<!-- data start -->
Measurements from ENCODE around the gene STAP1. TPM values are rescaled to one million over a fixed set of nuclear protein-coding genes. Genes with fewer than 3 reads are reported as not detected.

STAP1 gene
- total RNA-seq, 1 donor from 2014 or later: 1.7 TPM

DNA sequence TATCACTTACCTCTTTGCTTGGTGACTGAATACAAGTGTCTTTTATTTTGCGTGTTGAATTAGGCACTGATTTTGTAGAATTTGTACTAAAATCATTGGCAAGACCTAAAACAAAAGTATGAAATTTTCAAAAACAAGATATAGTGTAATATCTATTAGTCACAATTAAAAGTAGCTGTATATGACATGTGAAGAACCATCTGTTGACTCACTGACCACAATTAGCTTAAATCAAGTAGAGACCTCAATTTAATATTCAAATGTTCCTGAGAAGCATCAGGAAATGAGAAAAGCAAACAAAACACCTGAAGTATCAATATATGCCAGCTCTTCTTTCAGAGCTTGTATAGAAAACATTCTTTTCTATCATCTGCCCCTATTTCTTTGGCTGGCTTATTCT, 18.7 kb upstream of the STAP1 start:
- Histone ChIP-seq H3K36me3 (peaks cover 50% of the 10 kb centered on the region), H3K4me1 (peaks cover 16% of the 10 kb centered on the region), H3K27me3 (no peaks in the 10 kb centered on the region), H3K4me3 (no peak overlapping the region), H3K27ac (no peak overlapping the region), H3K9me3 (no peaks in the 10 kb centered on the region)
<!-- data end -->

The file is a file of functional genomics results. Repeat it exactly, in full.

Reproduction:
Measurements from ENCODE around the gene STAP1. TPM values are rescaled to one million over a fixed set of nuclear protein-coding genes. Genes with fewer than 3 reads are reported as not detected.

STAP1 gene
- total RNA-seq, 1 donor from 2014 or later: 1.7 TPM

DNA sequence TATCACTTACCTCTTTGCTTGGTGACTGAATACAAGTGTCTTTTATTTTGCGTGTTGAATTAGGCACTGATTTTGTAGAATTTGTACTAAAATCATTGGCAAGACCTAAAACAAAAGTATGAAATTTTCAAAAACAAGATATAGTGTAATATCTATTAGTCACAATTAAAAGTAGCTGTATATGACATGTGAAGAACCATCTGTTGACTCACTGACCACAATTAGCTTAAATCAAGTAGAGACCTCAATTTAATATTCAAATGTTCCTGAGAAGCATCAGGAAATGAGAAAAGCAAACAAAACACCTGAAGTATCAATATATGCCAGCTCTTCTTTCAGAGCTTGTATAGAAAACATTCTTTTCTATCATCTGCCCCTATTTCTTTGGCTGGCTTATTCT, 18.7 kb upstream of the STAP1 start:
- Histone ChIP-seq H3K36me3 (peaks cover 50% of the 10 kb centered on the region), H3K4me1 (peaks cover 16% of the 10 kb centered on the region), H3K27me3 (no peaks in the 10 kb centered on the region), H3K4me3 (no peak overlapping the region), H3K27ac (no peak overlapping the region), H3K9me3 (no peaks in the 10 kb centered on the region)